Marketfield is up 5.3 percent for the year to date and 8.9 percent over the last 12 months, according to Morningstar. Its largest long position is a stake in industrial supplier W.W. Grainger shares are up nearly 14 percent so far in 2012, and they yield 1.2 percent.
Sam Stovall, chief equity strategist at S&P Capital IQ, thinks that now might be the time to shift dollars into classic defensive sectors like healthcare and consumer staples.
He has history on his side. Since 1990, rotating into these defensive sectors in May and then moving back into the broad S&P 500 index in October produced an annual return of 10.7 percent, he said. Investors who stayed in the broad S&P 500 index the whole time notched returns of 6.7 percent, he noted.
“There’s the old Wall Street saying of ‘sell in May and go away.’ This might be a year in which you might want to take that saying literally,” he said.
ETFs might be the easiest way to do this. The $989 million Vanguard Consumer Staples ETF, for instance, charges 19 cents per $100 invested and yields 2.2 percent. Its top holdings are Procter & Gamble Co, Coca-Cola Co and Philip Morris International Inc.
The fund is up 6 percent this year, as of Friday’s close, and gained 13.6 percent in 2011 despite the broad market’s small gains.
Stovall said that there also might be a technical-trading case for moving into defensive stocks. S&P’s technical trading analysts expect the S&P 500 to follow a similar pattern to last year: falling to about 1340, regaining some of its losses, and then suffering a more pronounced decline.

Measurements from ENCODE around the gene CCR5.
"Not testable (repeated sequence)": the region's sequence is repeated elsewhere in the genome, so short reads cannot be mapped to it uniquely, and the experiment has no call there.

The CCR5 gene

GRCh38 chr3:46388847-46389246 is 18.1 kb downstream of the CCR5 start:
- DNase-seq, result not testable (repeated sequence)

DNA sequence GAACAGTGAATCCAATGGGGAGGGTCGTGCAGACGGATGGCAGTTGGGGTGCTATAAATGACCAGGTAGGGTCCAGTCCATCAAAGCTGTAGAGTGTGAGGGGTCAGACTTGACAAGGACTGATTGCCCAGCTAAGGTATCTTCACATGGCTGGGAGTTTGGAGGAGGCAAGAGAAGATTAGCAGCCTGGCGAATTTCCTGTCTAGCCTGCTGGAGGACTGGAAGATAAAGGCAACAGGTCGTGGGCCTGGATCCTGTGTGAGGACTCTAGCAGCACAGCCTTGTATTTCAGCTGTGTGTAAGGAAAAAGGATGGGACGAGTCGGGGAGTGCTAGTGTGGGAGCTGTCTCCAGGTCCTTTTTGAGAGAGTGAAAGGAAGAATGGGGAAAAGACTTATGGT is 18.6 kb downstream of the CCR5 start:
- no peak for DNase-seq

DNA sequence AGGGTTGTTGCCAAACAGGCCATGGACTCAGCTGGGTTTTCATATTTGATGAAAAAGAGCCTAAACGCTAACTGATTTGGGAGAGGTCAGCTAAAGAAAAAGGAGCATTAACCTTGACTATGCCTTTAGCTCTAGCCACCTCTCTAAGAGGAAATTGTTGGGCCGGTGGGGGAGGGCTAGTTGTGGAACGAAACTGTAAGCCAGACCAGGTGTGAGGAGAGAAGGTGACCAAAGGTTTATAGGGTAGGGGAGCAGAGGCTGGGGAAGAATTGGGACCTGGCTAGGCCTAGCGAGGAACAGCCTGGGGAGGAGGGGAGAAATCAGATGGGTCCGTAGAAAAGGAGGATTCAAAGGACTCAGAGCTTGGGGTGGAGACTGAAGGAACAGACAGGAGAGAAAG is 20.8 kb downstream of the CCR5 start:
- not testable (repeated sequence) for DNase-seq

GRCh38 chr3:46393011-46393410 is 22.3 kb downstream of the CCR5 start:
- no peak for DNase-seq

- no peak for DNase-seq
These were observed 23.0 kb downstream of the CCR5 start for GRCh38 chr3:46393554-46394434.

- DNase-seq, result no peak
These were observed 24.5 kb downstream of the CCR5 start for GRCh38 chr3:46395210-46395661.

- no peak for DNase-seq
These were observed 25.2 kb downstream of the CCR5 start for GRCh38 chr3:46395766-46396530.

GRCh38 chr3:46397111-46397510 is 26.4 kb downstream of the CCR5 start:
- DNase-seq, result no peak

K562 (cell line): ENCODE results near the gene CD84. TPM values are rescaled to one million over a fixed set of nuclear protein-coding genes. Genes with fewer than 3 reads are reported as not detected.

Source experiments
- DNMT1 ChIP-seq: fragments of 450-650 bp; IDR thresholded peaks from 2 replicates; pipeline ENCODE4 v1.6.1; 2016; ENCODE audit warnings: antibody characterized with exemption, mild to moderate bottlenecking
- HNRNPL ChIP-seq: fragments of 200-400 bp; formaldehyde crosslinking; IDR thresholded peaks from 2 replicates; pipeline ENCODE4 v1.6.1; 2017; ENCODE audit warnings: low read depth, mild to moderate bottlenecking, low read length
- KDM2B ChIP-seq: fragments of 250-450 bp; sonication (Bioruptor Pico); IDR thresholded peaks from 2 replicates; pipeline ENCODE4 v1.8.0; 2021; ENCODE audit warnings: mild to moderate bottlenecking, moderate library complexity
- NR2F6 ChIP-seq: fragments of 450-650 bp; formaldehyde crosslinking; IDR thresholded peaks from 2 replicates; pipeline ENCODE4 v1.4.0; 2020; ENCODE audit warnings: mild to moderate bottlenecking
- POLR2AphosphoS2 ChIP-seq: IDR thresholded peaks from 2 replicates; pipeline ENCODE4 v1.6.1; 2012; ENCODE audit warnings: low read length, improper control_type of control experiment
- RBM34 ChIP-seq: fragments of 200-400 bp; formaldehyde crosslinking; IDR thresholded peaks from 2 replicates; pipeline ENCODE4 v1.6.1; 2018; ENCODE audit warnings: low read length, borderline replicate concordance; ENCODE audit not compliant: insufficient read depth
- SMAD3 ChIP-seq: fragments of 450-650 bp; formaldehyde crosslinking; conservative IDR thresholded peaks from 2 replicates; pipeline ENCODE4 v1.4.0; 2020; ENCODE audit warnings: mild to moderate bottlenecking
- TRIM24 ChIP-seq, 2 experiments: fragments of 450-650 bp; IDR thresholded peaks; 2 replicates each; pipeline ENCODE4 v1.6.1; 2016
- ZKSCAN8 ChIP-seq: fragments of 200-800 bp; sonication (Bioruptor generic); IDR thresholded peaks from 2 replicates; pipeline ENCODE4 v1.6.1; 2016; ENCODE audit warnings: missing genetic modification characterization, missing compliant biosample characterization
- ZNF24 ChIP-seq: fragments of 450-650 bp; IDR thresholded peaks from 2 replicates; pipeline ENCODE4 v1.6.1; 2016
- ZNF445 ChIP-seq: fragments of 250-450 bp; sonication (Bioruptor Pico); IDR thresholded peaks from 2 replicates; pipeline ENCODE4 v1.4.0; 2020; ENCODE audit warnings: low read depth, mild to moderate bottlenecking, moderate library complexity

Bill Stone, chief investment strategist at PNC Asset Management Group, is looking toward technology companies as a hedge against another market pullback like in 2012.
“Technology on the surface doesn’t appear to be defensive, but it happens to have companies with low payout ratios, high amounts of cash, and little amounts of debt,” he said. He expects more companies to follow Apple’s lead and either initiate or increase their cash dividends.
The Technology Select SPDR is one option. The $9.3 billion fund costs 18 cents per $100 invested and yields 1.3 percent. The fund has nearly 20 percent of its assets in Apple Inc. International Business Machines Corp, Microsoft Corp and AT&T Inc round out its top holdings.
(Reporting By David Randall; Editing by Walden Siew)
March 25, 2012 6:01 am ET
Finding income at a time when all the usual suspects are offering next to nothing in the way of yield requires both creativity and a stomach for a bit more risk. That said, it turns out there are some interesting and relatively simple income strategies that can produce yields well beyond what retirees might get from Treasury bonds or certificates of deposit. Of course, it is worth noting that the following examples of ways to generate income all come with one significant disclaimer: Neither the income nor the principal is guaranteed.
Selling call options on equity-based exchange-traded funds represents a relatively easy way to generate income with stock market exposure.
The sale of intermediate-term call options on a broad market index ETF such as the SPDR S&P 500 ETF (SPY) can generate steady and predictable income for retirees while also acting as a hedge on the downside.